Appeals from the United States District Court for the Northern District of Illinois, Eastern Division. No. 03 CR 126-Ruben Castillo, Judge.
The opinion of the court was delivered by: Easterbrook, Chief Judge
ARGUED SEPTEMBER 10, 2007
Before EASTERBROOK, Chief Judge, and KANNE and EVANS, Circuit Judges.
An autoclave sterilizes medical instruments quickly and cheaply. But some instruments can't stand the high temperatures and pressures of an autoclave, so there is a demand for sterilizers that use lower temperatures and non-aqueous sterilants. One system in widespread use relies on ethylene oxide gas as the sterilant. That gas is toxic and hard to handle, however, and Ross Caputo saw a business opportunity in these drawbacks. He designed a low-temperature system using a plasma of peracetic acid as the sterilant and in 1990 asked the Food and Drug Administration to approve this device, which his company AbTox Inc. called the Plazlyte.
Since 1976 it has been unlawful to sell a new medical device without the FDA's approval. The Medical Device Amendments to the Food, Drug, and Cosmetic Act have a grandfather clause covering devices that had been lawfully sold on or before May 28, 1976, or are "substantially equivalent" to them. 21 U.S.C. §360c(f)(1)(A)(ii). AbTox asked the FDA to approve sales of a Plazlyte as "substantially equivalent" to units that employ ethylene oxide as the sterilant. We refer to "a" Plazlyte rather than "the" Plazlyte because AbTox made at least two models. The first had an interior volume of one cubic foot and used 10% peracetic acid made by mixing water with a solution of 30% peracetic acid. The water and the 30% solution were in separate bottles. This device used a two-cycle procedure, applying gas plasma twice to sterilize the instruments. The second model had an interior volume of approximately five cubic feet, used 5% peracetic acid from a single bottle (no dilution with water from a second bottle), and ran just one cycle, at a different pressure from the first model. We call the first model the small Plazlyte and the second model the large Plazlyte.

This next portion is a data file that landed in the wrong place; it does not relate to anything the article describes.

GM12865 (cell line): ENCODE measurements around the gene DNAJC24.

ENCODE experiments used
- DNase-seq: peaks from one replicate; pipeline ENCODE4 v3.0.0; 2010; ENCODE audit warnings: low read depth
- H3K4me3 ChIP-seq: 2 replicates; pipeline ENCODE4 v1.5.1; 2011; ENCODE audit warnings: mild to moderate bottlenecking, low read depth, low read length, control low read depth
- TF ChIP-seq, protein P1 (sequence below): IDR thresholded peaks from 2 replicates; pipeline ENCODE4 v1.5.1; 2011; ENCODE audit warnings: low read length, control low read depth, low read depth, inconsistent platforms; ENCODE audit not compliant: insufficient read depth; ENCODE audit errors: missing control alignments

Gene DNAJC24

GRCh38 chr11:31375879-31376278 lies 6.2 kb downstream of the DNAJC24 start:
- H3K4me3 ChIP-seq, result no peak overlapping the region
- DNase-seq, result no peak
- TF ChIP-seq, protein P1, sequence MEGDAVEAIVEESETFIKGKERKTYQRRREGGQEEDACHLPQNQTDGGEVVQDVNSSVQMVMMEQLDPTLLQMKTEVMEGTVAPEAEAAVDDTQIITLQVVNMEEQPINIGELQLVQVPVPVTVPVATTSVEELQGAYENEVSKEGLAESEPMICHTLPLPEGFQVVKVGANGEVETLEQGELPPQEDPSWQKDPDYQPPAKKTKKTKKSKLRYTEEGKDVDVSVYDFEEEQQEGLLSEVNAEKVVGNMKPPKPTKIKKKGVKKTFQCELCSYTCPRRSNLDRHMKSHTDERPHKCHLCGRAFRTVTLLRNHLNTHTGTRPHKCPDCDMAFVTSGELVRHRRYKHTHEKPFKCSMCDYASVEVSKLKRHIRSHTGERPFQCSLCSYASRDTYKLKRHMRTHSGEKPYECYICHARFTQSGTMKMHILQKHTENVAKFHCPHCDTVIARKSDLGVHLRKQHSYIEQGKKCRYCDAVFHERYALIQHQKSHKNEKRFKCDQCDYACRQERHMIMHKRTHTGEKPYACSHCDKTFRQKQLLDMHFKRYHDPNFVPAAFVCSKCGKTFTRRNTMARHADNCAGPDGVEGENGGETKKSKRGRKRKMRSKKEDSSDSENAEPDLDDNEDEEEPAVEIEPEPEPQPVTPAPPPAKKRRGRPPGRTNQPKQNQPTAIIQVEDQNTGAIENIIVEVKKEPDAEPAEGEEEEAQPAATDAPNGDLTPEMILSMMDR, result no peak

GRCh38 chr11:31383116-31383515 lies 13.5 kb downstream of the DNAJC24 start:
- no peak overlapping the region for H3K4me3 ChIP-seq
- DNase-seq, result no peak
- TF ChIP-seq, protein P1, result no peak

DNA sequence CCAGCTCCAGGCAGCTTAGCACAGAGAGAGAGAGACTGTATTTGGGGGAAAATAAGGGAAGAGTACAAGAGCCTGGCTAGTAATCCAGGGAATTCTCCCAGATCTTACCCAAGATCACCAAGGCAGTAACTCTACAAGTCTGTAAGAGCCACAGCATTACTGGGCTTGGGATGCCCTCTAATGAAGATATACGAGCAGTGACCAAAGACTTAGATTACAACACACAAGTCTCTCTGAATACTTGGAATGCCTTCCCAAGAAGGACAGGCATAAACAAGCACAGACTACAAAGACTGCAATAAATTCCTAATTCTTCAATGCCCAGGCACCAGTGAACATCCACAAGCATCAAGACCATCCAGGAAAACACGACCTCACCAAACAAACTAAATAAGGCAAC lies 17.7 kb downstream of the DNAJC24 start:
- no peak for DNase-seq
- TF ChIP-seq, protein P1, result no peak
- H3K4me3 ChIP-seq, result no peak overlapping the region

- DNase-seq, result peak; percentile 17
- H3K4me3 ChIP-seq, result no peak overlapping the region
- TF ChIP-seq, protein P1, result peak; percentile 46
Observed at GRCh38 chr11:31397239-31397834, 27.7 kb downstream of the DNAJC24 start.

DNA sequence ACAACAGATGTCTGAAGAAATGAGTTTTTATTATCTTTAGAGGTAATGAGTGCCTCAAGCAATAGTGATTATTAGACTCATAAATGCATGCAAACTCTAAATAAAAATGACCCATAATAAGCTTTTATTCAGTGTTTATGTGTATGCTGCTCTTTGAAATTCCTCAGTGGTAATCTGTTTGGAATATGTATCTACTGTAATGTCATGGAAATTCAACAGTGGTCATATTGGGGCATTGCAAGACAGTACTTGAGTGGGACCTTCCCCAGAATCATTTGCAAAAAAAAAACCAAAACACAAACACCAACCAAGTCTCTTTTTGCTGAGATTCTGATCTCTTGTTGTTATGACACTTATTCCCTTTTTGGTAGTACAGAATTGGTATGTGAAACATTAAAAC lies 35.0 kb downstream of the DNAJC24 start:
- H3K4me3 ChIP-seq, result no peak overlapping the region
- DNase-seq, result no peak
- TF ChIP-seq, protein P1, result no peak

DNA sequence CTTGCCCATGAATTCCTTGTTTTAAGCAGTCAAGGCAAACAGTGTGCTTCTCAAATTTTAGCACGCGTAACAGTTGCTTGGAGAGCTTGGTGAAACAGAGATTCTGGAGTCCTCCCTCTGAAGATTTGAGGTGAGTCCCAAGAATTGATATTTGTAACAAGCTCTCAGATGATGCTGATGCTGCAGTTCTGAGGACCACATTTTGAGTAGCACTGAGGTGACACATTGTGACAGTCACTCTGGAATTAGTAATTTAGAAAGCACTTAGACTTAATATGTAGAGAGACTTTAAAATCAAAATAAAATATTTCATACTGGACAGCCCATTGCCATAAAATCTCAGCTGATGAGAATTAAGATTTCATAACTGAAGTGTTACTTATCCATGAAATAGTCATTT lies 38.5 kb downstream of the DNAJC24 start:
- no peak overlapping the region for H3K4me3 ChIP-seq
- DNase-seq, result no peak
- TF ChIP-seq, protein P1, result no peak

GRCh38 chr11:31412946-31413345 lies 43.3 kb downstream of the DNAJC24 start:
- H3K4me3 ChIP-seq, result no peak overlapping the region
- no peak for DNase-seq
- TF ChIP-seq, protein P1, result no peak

AbTox submitted the small Plazlyte for approval in 1990. It also submitted only those tests that favored the device's effectiveness; others, less helpful to AbTox, were concealed (or so a jury could conclude; we recount the evidence in the light most favorable to the verdict). The agency's staff doubted whether the Plazlyte was equivalent to ethylene oxide systems and insisted on limiting the uses to which it could be put. When the FDA signed off on the small Plazlyte in 1994, it approved the device only for use with solid stainless-steel instruments. If AbTox wanted to sell the Plazlyte to sterilize instruments containing interior space that the gas plasma might not fully penetrate (such as those with hinges or lumens) or instruments made from materials that might react chemically with peracetic acid (C2H4O3), an organic peroxide, it had to file an application for approval as a new device rather than one equivalent to a grandfathered device. Any medical instrument containing plastic, solder (usually made of lead, tin, or silver), or brass (an alloy of copper and zinc) was outside the scope of the FDA's approval.
A new and expensive machine (Plazlytes sold for about $100,000) for sterilizing solid instruments made of stainless steel had no prospect in the market. Autoclaves are cheaper and don't require the handling of acids. Caputo understood that AbTox would never be able to sell a single unit of the small Plazlyte for the limited use approved by the FDA. Caputo (and his assistant Robert Riley) did not try. Instead they immediately began promoting the large Plazlyte as a replacement for ethylene-oxide devices, and thus as suitable for general-purpose sterilization. It had begun selling the large Plazlyte outside the United States in 1993; thus, long before receiving the FDA's approval to sell the small Plazlyte, it knew that the small device would never be marketed and that the large Plazlyte would be promoted for use with many kinds of instruments-though it did not tell the FDA these things when negotiating the details of the limited use that would be allowed to the small Plazlyte.
Problems ensued when some hospitals used the Plazlyte to sterilize brass instruments employed for procedures in the eye. The Plazlyte left a blue-green residue on some of these instruments-and, although the instruments were sterile, the residue (copper and zinc acetate) was harmful to patients' eyes. Some patients experienced corneal decompensation, a severe condition that entails loss of vision.